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Data Center scheduled power outages - How do you handle them?

By rlcallison ·
In our Data Center, we have a completely independant "A side" and "B side" power source. For equipment that has a Single Power Supply or (3) Power Supplies, we have implemented APC Transfer Switches that connect to both the A & B side feeds so we can maintain and N+1 redundancy. Through recent testing, we proved that you can shut off the A or B side and the opposite will support the entire Data Centers power load.

Given this design, our Facilities department would like to work on new power connections and/or Annual Preventative Maintenance to floor PDU's (Power Distribution Units) Cold. Meaning that they could turn off the "A PDU" and connect up new items or complete Annual PM's while the "B PDU" is still providing power to the room. They state that this would make the job Safer and that it would prevent any potential problems while hooking up 225a cables.

While I completely agree with them, there are a couple of folks in our organization that don't. They would like the work to be done "hot". Their feeling is that we would intentionally be removing the N+1 redundancy during that timeframe and wouldn't have anything to fail over to if needed.

I would like to hear from others on how they handle this type of work in their Data Centers. I would also like to see a count for the frequency of these type of scheduled outages per year.

If you need more specific information, feel free to email me at



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I agree with the facilities folks on this one. It's much safer to do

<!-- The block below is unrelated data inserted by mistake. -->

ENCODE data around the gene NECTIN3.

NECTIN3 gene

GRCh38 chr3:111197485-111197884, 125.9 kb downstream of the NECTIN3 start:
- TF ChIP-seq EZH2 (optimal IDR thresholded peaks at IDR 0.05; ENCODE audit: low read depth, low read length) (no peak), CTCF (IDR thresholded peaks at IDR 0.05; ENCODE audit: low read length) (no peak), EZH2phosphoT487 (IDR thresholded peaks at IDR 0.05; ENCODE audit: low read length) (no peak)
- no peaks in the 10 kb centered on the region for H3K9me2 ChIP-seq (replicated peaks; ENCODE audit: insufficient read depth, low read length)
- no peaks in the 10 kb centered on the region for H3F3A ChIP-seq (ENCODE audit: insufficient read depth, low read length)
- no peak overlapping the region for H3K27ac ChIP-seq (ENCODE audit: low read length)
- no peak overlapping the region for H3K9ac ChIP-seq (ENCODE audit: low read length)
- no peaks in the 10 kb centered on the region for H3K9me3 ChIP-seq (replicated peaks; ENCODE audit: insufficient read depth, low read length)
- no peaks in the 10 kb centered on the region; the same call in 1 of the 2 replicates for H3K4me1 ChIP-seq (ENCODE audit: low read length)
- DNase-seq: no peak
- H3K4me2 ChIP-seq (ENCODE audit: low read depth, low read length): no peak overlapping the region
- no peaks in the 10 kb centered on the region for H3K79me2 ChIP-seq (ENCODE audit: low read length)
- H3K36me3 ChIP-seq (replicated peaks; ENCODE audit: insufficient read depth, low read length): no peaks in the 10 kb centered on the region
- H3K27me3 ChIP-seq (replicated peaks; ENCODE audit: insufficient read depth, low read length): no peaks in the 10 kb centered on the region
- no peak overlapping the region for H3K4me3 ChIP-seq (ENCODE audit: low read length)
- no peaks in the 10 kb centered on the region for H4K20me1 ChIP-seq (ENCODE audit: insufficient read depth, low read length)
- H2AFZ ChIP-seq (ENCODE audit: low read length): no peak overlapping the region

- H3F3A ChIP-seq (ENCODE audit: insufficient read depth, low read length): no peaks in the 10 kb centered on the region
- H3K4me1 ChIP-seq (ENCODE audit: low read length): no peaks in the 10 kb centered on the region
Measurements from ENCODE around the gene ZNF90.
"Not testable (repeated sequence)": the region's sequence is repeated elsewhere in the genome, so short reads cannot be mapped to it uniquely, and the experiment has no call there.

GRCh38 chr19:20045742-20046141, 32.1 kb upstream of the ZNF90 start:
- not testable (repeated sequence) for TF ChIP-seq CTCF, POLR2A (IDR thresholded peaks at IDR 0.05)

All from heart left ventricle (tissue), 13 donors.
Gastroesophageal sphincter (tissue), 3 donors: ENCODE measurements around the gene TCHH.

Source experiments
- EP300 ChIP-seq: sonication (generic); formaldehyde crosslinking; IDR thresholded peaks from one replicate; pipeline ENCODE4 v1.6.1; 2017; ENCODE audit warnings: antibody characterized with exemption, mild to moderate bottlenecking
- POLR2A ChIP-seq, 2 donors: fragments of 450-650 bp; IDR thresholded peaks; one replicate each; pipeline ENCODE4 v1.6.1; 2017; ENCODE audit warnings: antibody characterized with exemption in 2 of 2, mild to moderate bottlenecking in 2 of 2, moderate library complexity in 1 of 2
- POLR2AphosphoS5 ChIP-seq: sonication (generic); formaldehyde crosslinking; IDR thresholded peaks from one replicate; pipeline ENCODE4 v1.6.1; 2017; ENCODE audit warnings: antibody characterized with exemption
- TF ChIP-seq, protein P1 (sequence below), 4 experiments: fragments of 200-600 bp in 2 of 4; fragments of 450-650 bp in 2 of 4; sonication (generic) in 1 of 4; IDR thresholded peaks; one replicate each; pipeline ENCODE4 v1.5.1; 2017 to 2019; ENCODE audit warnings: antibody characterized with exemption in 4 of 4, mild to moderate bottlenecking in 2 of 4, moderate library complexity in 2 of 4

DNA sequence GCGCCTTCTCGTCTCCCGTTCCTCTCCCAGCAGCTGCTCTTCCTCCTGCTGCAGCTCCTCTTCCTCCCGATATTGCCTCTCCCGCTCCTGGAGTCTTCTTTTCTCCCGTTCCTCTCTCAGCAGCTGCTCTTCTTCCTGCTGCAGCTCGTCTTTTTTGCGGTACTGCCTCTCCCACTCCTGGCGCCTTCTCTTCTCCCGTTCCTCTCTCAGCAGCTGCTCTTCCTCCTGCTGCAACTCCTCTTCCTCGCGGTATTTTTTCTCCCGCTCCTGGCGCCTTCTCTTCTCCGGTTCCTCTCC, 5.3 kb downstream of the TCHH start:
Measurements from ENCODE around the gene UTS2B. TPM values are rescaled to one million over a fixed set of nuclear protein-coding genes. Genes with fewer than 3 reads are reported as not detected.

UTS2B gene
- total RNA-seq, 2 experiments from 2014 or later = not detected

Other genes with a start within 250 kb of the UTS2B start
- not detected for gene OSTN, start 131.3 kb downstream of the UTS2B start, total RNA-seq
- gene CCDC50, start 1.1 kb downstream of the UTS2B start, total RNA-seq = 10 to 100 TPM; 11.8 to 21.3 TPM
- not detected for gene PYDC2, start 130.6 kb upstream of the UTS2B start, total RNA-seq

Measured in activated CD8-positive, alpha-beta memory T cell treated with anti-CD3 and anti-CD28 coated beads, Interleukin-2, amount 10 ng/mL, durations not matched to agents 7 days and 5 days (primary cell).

by ManiacMan In reply to Data Center scheduled pow ...

considering they will be running 225 Ampere cables. Sounds like the ones against this don't fully comprehend the electrical, fire, and risk of electrocution hazards involved in doing the work in a "hot" scenario. I side with the electricians, as all safety codes must be followed, even if it means having to shut down systems.

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Hot work on 225A circuits?

by NickNielsen In reply to Data Center scheduled pow ...

What does your corporate safety officer say? S/He should have the final say. Here is some supporting information:

While I haven't done N+1 work with power, the concepts transfer easily from communications circuits. Some points you can consider:

- Are there UPS's for the equipment in addition to the PDUs? If so, how long will the UPS's hold the primary equipment on line? Is this time shorter or longer than the PDU restore time?
- How long will it take to get the PDU in work back on line if the other goes down?